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OWOE - Nuclear Power - How do nuclear power plants generate electricity?
  Figure 1 - Pressurized Water Reactor Animation (NRC)
Figure 1 - Pressurized Water Reactor Animation (NRC)
Figure 2 - Boiling Water Reactor Animation (NRC)
Video 1 - How nuclear energy works
Video 2 - Nuclear Energy Explained: Risk or Opportunity
How do nuclear power plants generate electricity?
Topic updated: 2016-03-11

Nuclear plants generate electricity by using the nuclear fission process to generate heat. As in all conventional thermal electric power plants, the heat is used to generate steam which then rotates the blades on a steam turbine that is connected to an electric generator which produces electricity. An array of rods containing nuclear material (control rods) is submerged in a water bath which absorbs the radioactive particles and controls the fission process. The water level in the bath is slowly reduced so that less particles are absorbed, and a fission reaction is initiated. Alternatively, the water level is increased to slow down or stop the fission reaction.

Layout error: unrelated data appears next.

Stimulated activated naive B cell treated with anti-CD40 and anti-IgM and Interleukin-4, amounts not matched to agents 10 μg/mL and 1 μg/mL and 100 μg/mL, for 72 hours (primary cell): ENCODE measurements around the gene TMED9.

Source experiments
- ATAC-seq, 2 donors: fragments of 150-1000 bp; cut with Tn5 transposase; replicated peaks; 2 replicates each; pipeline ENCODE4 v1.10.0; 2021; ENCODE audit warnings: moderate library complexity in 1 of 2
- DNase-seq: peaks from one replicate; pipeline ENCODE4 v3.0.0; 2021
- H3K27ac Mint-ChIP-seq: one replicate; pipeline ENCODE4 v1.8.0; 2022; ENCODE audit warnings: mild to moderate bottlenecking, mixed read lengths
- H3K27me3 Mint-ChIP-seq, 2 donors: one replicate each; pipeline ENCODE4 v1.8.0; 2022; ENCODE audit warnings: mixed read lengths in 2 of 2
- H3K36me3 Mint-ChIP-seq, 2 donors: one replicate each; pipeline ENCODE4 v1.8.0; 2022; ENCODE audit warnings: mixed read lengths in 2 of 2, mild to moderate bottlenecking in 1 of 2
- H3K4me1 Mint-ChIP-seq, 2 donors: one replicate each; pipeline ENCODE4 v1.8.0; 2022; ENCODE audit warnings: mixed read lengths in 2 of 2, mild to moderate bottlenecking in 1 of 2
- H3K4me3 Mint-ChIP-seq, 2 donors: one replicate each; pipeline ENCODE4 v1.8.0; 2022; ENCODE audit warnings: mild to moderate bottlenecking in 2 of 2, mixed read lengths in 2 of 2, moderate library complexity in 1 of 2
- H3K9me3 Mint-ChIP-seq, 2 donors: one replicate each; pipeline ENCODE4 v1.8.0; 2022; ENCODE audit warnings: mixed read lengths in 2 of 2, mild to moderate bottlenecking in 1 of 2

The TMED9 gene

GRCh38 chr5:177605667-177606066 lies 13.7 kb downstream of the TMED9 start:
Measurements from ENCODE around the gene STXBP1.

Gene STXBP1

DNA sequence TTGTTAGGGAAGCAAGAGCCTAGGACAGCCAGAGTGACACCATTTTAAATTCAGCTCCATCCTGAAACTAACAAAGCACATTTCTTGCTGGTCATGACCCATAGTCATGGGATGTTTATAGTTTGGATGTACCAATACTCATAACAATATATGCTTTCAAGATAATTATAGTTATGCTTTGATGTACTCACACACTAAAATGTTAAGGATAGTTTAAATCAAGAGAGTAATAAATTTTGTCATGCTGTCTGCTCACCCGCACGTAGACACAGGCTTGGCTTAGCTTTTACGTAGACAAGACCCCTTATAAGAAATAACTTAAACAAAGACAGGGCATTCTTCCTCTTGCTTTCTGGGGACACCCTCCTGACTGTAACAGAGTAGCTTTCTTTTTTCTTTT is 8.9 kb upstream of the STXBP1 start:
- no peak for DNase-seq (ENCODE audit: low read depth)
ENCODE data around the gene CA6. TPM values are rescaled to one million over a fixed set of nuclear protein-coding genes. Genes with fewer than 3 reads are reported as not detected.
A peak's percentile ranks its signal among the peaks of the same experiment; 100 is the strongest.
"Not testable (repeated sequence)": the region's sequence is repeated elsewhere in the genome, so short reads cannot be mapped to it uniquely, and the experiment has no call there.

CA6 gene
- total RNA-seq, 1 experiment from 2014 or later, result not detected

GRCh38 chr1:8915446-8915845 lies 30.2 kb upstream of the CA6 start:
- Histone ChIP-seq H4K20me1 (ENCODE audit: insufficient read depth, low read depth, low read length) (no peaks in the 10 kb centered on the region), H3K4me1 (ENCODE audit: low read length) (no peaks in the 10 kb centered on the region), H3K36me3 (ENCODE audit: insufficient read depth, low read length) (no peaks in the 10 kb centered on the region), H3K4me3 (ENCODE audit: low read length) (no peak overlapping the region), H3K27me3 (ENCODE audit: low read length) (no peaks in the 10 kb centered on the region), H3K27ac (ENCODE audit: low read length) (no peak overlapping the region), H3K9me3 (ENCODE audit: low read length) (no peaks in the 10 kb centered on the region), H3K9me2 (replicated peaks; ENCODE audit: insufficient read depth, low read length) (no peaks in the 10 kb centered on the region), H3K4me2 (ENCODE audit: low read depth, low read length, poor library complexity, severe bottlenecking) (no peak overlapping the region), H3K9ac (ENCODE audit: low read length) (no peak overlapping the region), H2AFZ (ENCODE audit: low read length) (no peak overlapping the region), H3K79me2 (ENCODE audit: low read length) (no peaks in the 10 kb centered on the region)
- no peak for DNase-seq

There are a number of different nuclear reactor designs. The two most common in the US are the Pressurized Water Reactor (PWR) and Boiling Water Reactor (BWR). PWRs keep water under pressure so that it heats, but does not boil. (see Figure 1) BWRs actually boil the water.(See Figure 2) In both types, water is converted to steam, and then recycled back into water in the condenser, to be used again in the heat process. Water involved in the steam generation process and water involved in the cooling process are in separate piping systems and do not mix; thus, most radiation is maintained within the containment structure.

Videos 1 and 2 show how nuclear plants work to generate electricity.

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